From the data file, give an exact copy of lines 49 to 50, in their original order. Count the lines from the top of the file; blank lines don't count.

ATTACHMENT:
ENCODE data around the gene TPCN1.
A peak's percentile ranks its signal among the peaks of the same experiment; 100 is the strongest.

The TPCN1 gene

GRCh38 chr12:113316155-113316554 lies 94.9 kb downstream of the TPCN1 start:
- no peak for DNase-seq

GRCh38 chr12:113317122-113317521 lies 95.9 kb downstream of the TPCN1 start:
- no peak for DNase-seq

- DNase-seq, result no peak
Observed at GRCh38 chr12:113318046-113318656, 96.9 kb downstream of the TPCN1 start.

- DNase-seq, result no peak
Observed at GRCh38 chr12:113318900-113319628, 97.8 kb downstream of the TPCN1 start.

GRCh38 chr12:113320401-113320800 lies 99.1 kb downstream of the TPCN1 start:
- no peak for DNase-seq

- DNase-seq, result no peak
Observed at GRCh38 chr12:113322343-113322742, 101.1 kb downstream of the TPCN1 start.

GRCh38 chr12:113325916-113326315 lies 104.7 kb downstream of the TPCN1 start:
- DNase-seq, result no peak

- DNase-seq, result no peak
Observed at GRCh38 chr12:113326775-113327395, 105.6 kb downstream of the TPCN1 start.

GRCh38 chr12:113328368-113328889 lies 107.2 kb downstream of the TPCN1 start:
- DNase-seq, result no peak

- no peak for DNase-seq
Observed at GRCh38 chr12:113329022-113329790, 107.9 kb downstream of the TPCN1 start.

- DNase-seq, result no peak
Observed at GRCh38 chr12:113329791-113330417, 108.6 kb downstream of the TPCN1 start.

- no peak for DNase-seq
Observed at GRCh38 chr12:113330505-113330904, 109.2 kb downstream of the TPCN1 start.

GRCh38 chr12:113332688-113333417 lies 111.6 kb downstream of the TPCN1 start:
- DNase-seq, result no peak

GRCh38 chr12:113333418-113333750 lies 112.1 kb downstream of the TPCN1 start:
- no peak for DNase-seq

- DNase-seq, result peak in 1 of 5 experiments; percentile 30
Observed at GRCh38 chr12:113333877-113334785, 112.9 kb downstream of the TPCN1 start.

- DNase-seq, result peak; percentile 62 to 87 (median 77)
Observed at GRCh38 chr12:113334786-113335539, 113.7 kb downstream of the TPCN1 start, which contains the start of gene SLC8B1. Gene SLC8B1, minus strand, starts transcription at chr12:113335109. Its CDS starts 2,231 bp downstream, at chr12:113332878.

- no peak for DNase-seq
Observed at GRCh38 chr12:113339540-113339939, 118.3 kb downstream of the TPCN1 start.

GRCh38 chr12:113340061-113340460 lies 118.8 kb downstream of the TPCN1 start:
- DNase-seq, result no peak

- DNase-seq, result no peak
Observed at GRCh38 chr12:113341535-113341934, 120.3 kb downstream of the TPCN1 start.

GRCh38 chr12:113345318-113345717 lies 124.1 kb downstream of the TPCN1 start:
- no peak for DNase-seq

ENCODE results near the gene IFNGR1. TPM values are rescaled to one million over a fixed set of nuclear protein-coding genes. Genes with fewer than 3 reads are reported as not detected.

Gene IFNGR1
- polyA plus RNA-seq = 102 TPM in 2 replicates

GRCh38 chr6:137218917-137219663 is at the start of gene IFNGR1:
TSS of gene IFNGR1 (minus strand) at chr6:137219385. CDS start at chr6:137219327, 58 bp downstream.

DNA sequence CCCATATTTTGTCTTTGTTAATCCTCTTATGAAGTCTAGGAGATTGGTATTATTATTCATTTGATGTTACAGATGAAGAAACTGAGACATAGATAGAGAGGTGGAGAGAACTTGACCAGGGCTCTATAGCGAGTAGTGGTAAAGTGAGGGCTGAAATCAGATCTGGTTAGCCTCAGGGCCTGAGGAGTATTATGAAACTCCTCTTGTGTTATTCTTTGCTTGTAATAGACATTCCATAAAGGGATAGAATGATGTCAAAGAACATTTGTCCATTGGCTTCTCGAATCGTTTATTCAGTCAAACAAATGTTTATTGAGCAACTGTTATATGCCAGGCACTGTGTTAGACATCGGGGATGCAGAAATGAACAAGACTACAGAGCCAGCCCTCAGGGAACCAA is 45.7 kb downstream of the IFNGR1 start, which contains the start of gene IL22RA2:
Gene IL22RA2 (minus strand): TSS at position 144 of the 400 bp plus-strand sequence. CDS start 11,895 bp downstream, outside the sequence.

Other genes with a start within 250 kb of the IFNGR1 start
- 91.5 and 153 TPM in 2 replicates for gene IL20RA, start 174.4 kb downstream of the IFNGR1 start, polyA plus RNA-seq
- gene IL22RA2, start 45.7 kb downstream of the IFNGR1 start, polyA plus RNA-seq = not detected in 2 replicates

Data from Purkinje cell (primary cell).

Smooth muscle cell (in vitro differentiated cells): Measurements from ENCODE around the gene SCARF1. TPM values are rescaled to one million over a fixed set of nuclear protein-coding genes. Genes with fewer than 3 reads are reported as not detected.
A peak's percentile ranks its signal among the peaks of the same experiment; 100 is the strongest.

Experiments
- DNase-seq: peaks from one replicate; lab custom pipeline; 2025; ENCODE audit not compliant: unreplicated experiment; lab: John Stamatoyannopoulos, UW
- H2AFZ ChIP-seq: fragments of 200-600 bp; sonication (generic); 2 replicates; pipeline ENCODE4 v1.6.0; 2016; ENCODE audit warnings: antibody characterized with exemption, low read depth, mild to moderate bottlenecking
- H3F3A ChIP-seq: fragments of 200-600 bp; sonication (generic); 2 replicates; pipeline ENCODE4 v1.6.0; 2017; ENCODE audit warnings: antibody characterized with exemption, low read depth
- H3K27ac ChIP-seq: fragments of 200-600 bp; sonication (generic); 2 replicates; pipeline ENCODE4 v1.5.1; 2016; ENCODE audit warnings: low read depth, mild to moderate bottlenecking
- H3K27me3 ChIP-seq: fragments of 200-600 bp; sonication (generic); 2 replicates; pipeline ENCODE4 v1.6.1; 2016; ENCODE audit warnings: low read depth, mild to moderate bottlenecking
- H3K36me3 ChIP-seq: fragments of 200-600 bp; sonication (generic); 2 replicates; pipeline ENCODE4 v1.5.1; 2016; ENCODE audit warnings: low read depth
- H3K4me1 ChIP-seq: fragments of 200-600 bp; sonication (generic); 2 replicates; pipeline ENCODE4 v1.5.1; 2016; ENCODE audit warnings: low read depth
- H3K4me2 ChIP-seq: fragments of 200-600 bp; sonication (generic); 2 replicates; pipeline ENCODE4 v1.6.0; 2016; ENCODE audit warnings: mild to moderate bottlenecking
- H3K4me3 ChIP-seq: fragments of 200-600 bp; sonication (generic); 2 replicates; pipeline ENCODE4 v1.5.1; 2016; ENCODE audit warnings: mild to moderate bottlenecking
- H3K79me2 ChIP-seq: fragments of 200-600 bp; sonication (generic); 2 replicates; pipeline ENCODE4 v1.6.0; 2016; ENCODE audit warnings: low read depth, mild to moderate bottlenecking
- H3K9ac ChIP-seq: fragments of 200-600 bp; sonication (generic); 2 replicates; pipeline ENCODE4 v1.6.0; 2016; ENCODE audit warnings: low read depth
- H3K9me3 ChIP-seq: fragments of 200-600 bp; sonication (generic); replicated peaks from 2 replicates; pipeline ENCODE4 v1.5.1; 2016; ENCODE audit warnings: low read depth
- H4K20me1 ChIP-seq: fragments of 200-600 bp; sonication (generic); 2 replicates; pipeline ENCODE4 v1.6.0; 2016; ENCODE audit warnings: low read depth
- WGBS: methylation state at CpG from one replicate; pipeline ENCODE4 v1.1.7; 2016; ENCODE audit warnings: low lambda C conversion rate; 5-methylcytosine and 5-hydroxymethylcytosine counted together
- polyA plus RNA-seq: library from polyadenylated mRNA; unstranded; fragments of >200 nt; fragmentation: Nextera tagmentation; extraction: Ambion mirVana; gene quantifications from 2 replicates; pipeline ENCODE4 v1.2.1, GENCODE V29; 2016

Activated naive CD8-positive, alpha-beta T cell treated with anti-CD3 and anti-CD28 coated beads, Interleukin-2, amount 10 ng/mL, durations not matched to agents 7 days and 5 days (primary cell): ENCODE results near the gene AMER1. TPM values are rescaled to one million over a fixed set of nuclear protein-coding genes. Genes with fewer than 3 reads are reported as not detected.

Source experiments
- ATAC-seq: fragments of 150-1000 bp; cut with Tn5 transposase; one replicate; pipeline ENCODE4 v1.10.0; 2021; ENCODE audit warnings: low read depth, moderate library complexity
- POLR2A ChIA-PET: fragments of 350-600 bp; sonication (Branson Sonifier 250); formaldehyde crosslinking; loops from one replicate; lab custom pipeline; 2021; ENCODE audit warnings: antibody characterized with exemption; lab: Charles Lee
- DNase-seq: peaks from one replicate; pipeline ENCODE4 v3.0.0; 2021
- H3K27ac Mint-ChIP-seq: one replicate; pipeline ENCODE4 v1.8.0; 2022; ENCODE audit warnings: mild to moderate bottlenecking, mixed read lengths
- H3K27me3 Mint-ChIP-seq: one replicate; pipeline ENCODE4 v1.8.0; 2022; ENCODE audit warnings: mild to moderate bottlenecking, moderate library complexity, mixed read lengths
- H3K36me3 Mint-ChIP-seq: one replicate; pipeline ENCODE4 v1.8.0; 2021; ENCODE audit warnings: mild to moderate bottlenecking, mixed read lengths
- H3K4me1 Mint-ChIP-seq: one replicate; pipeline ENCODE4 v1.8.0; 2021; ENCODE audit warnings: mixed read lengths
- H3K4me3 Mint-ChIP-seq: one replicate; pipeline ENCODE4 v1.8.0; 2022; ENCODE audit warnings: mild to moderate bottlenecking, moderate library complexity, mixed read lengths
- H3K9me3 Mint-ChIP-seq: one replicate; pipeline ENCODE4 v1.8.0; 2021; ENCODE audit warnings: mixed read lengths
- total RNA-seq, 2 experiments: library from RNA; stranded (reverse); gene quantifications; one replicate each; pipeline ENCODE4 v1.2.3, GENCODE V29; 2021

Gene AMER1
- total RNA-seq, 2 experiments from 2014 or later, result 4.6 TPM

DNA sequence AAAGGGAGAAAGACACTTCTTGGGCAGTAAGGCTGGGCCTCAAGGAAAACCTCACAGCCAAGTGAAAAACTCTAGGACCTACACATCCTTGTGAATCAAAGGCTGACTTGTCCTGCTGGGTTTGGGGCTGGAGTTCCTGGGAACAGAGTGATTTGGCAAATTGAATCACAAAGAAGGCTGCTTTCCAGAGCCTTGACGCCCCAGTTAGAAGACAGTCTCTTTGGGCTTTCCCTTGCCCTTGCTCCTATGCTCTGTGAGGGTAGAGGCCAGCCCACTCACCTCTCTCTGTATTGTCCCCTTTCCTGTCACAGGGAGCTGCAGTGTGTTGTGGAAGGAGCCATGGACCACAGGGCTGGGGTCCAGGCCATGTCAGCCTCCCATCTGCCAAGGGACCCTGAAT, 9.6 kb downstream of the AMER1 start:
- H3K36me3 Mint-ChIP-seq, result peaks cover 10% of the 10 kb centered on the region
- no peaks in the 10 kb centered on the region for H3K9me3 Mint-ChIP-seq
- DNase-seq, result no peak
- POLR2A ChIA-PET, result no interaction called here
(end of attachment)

DNA sequence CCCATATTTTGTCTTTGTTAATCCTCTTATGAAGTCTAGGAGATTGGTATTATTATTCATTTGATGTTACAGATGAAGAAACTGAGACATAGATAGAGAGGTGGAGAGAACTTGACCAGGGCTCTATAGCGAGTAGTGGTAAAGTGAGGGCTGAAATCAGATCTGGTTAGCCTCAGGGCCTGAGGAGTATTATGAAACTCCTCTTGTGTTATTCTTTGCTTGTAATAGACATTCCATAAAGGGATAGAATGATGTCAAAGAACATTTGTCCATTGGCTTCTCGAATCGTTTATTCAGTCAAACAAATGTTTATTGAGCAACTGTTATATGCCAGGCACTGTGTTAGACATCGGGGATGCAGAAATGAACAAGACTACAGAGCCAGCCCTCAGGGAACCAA is 45.7 kb downstream of the IFNGR1 start, which contains the start of gene IL22RA2:
Gene IL22RA2 (minus strand): TSS at position 144 of the 400 bp plus-strand sequence. CDS start 11,895 bp downstream, outside the sequence.